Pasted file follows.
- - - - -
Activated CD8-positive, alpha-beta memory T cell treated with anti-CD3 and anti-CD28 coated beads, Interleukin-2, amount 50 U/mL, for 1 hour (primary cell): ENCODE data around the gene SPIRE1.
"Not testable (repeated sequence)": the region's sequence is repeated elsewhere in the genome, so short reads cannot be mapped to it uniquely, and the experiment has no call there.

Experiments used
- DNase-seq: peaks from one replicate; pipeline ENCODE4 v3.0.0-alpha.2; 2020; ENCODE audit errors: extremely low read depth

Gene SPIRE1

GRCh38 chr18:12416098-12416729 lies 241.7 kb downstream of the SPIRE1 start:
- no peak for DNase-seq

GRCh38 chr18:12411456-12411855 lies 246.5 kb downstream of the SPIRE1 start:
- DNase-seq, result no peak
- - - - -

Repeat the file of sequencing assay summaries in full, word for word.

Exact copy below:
Activated CD8-positive, alpha-beta memory T cell treated with anti-CD3 and anti-CD28 coated beads, Interleukin-2, amount 50 U/mL, for 1 hour (primary cell): ENCODE data around the gene SPIRE1.
"Not testable (repeated sequence)": the region's sequence is repeated elsewhere in the genome, so short reads cannot be mapped to it uniquely, and the experiment has no call there.

Experiments used
- DNase-seq: peaks from one replicate; pipeline ENCODE4 v3.0.0-alpha.2; 2020; ENCODE audit errors: extremely low read depth

Gene SPIRE1

GRCh38 chr18:12416098-12416729 lies 241.7 kb downstream of the SPIRE1 start:
- no peak for DNase-seq

GRCh38 chr18:12411456-12411855 lies 246.5 kb downstream of the SPIRE1 start:
- DNase-seq, result no peak